Wed, May 28, 2003
Strange Times Make For Strange Bedfellows
British Airways, the official carrier of the United Kingdom, is
trying to figure a way to scuttle talks between British Midlands
Express and Virgin-Atlantic. Virgin-Atlantic is looking for a
struggling airline to take over so it can better compete with BA,
Europe's largest carrier.
Don't Count Your Chickens Just Yet, Sir Richard
BMI and Virgin-Atlantic have held several
negotiations over the past couple of weeks, but the talks now
appear stalled. The two airlines can't agree on a price for the
takeover, but a Virgin spokesman said the talks would resume soon.
Putting BMI under Virgin's wing would allow the new entity to
compete with British Airways across the board - on short-haul
domestic flights as well as long-haul international routes. As long
as those talks are ongoing, BA executives are nervous.
BA was "not ruling anything in, not ruling
anything out," but did call its executives from the world over back
to London for emergency talks. Does that mean BA might want to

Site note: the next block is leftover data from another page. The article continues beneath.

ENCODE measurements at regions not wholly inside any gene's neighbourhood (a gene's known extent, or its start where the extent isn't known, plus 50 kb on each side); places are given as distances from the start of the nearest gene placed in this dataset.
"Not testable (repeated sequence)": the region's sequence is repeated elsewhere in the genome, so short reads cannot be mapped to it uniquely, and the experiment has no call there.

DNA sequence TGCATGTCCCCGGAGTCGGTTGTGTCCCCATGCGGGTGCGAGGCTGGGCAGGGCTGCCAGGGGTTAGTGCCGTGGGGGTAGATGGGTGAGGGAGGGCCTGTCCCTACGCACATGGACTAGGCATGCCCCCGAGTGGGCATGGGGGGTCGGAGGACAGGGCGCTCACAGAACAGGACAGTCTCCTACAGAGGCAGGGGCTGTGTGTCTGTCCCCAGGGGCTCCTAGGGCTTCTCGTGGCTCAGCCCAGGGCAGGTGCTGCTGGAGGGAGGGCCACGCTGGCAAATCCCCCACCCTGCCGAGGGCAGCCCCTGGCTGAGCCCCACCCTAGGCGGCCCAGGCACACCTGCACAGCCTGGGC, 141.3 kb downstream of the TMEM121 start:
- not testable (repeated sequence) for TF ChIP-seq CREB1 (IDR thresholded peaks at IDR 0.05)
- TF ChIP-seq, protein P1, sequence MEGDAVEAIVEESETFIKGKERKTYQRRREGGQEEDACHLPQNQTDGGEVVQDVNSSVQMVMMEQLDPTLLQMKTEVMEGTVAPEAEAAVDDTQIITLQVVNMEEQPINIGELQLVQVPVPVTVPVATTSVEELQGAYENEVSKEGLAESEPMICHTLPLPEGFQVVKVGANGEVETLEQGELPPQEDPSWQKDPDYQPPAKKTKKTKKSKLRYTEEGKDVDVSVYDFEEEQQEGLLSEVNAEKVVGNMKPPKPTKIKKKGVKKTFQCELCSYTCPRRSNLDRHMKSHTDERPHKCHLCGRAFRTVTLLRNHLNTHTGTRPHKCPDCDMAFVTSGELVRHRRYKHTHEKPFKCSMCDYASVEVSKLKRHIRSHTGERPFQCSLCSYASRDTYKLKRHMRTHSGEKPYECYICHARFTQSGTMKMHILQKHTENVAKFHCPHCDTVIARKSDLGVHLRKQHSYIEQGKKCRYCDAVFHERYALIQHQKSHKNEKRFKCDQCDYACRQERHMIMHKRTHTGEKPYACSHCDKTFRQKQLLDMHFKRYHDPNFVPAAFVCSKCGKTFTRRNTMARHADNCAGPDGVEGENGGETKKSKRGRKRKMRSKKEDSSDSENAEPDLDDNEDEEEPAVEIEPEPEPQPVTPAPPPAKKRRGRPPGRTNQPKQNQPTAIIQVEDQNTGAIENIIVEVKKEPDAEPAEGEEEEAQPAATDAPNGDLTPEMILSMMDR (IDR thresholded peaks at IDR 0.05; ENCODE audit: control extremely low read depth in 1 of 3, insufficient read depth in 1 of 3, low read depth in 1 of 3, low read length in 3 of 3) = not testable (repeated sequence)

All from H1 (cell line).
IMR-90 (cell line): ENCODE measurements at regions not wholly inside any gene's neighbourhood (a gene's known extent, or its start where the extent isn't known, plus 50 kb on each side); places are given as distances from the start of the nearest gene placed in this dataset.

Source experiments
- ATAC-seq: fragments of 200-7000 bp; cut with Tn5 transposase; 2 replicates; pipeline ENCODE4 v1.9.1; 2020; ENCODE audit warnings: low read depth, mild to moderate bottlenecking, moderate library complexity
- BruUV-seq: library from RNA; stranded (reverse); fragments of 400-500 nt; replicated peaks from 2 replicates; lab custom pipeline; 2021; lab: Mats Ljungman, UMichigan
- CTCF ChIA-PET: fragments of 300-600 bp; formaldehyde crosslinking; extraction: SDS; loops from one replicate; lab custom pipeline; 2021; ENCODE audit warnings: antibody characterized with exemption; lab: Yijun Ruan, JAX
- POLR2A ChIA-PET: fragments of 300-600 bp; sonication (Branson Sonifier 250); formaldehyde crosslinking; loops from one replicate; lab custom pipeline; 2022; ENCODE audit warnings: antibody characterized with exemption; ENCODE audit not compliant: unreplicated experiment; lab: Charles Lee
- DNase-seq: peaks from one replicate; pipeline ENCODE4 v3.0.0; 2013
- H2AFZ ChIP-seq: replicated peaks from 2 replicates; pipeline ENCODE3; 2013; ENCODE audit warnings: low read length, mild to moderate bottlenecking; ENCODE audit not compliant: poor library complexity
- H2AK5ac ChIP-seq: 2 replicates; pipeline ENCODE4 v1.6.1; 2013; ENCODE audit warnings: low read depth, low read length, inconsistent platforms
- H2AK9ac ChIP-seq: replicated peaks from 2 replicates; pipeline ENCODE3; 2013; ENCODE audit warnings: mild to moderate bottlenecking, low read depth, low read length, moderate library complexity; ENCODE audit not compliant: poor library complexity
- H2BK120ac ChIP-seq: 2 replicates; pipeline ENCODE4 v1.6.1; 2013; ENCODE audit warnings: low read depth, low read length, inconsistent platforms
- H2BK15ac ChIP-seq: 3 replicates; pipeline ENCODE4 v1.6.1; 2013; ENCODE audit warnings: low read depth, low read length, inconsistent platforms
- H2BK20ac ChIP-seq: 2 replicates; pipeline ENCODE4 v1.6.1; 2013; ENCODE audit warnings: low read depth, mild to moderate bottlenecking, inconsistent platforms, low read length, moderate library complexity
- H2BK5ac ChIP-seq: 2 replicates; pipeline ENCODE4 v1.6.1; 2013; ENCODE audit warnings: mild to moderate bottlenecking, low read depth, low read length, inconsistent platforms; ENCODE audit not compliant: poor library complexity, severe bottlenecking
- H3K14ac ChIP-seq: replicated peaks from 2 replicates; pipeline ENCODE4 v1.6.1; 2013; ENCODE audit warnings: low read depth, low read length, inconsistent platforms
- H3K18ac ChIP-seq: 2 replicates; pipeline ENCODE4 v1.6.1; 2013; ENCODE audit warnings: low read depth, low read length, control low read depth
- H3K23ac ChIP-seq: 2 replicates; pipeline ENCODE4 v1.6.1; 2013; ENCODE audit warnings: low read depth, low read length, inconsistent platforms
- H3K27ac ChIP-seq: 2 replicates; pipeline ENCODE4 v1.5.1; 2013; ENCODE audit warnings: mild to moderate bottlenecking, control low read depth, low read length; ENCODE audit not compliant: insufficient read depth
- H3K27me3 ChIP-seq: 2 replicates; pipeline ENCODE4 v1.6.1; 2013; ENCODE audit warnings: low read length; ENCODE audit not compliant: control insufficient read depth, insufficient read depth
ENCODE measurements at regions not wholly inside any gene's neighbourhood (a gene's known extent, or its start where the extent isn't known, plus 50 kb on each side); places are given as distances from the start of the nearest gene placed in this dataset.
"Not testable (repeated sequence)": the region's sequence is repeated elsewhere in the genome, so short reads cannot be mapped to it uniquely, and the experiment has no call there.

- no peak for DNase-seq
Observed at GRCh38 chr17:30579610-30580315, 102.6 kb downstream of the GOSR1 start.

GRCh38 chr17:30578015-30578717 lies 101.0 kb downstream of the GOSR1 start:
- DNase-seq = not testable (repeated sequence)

takeover the new Virgin-BMI operation? At Virgin, they call that
the "flying pig" scenario, but a BA spokesman insisted it could
happen. "BA is a public company. We can make a hostile bid for them
and there is nothing at all they can do about it. But Virgin is 51
percent owned by Sir Richard [Branson, above]. He has no plans to
sell, only plans to expand."
The Naked Truth
But one London newspaper, The Observer, indicated both Virgin
and BMI are too debt-ridden to be very appealing to British
Airways. In an analysis article, the Observer wrote, "The
competition issues arising from a merger of bmi and Virgin are
relatively limited. Between them they have 16 percent to 19 percent
of landing slots at Heathrow - still only half what BA has."
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